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EU Approves New Cyber-Security Law

EU Approves New Cyber-Security Law
  • EU Approves New Cyber-Security Law

    A new law which will require some companies to report security breaches has been approved by the European Union. The European Parliament voted in favour of the Network and Information Security (NIS) Directive that will require companies which own or operate technology for critical infrastructure facilities to report cyber-attacks to officials – even if data has not been compromised in the incident. A number of firms have supported the introduction of the new law as it will allow a sharing of information and could reduce or prevent future attacks. “We commend the European Parliament for wisely focusing the directive on the critical infrastructure elements,” explained Thomas Boue, policy director at BSA, the Software Alliance to ComputingUK.

  • He added: “This directive will succeed if it is based on clear and future-proof definitions and a proportional, risk-based approach that allows the private sector to continue to innovate.” Each member state will decide how the directive should be incorporated into national law so penalties for failing to report an attack will be country-specific. However, all European Union members are legally required to investigate any incidents of noncompliance. Initially, the directive would have required companies such as Google, eBay and Amazon to report security attacks but the wording was changed and means they will now not be forced to comply with the new law.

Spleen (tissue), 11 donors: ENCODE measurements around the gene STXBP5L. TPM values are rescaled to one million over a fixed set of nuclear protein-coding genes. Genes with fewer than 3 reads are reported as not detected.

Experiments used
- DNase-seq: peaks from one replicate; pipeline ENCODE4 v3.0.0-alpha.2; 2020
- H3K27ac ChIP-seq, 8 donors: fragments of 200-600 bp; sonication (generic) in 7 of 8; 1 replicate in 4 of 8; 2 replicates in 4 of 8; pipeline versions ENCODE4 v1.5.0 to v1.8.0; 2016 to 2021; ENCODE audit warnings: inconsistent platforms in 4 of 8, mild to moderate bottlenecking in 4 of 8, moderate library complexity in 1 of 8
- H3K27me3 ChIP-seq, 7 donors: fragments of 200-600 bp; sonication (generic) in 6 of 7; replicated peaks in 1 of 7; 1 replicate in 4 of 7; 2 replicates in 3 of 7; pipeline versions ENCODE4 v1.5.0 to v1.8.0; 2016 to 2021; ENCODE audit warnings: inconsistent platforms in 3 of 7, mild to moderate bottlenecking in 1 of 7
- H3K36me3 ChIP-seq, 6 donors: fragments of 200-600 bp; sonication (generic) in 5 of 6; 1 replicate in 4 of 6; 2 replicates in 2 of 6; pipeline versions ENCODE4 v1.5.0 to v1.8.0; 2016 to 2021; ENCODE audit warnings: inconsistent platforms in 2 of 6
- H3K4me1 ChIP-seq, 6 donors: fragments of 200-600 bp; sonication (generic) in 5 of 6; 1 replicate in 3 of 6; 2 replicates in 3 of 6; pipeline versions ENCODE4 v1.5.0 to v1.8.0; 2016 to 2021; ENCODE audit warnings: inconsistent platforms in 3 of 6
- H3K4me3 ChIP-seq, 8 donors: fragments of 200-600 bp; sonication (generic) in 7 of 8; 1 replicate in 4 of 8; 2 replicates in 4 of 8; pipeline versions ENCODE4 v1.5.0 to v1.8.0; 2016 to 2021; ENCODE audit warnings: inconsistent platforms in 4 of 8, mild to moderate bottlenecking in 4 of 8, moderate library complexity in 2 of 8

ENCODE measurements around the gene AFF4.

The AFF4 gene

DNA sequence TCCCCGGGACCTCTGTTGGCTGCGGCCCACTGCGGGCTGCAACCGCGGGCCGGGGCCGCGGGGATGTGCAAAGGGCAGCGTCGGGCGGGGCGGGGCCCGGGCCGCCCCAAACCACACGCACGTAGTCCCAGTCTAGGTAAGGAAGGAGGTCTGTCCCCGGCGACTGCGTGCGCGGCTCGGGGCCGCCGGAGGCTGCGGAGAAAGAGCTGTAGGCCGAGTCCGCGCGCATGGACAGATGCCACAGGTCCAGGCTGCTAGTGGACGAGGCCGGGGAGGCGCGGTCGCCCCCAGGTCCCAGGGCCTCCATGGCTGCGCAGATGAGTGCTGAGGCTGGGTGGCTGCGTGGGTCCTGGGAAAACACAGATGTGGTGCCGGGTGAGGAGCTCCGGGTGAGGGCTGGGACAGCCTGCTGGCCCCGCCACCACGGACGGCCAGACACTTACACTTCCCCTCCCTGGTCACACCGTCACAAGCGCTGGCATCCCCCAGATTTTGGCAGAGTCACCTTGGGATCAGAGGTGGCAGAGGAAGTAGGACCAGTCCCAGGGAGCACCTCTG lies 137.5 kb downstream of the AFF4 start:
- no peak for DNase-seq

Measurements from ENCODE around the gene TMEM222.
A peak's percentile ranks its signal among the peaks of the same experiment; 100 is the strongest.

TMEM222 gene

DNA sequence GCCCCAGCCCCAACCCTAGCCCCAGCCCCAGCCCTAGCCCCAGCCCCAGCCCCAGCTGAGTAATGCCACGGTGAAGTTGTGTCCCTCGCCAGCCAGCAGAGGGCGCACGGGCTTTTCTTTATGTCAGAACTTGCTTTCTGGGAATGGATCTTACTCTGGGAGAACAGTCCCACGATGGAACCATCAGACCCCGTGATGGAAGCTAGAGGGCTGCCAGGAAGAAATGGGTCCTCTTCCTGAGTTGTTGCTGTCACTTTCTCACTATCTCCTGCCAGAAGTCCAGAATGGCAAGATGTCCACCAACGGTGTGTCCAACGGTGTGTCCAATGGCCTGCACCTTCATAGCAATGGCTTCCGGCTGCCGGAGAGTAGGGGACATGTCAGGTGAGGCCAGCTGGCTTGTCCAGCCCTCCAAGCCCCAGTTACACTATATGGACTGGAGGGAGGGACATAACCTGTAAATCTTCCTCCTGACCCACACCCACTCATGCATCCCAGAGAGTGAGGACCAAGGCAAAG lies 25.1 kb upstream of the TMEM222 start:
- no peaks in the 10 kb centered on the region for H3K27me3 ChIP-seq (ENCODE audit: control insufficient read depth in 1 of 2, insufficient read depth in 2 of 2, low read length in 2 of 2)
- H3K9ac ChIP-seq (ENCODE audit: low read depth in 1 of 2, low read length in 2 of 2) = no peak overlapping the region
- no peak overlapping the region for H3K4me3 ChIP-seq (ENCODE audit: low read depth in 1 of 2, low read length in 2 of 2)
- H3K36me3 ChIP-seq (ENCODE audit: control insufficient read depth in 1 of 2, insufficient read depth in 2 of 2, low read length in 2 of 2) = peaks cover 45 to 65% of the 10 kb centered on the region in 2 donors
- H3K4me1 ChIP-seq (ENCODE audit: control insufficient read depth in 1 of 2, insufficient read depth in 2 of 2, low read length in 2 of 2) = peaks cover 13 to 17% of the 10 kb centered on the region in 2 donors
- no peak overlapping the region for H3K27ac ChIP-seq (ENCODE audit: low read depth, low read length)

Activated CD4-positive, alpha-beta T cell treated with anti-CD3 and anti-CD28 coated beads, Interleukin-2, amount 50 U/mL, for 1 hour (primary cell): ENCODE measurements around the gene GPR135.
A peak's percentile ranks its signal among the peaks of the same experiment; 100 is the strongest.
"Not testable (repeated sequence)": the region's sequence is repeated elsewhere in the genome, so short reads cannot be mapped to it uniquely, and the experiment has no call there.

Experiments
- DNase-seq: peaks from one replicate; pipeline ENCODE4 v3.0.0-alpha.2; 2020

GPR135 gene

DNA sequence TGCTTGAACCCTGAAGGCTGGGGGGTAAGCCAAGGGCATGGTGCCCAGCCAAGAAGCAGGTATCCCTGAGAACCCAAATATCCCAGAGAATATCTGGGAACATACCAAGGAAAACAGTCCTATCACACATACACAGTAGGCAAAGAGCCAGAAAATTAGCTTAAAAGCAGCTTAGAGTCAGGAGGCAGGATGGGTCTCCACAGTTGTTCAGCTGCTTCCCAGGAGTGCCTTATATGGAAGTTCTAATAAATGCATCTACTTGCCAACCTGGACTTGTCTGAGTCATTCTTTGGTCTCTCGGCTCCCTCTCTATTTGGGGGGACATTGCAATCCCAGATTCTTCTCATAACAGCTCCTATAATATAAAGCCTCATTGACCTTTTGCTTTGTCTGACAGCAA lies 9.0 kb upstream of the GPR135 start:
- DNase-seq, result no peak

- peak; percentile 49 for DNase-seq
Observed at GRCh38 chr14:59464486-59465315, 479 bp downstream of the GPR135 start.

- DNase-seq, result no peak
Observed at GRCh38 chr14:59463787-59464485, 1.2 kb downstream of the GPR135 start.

• EU Approves New Cyber-Security Law

    Neelie Kroes, vice-president of the European Commission responsible for the Digital Agenda, explained that sharing information on bio-terrorism and flu outbreaks is already second nature for the Union and this should now apply to cyber incidents to help protect the region’s economy and infrastructure. Figures from the European Commission show that 93 per cent of large-scale organisations were victims of a cyber-attack in 2012. However, almost 75 per cent felt that being required to report such incidents would not lead to further costs and more than 66 per cent felt the introduction of a NIS risk management system would not increase expenses.

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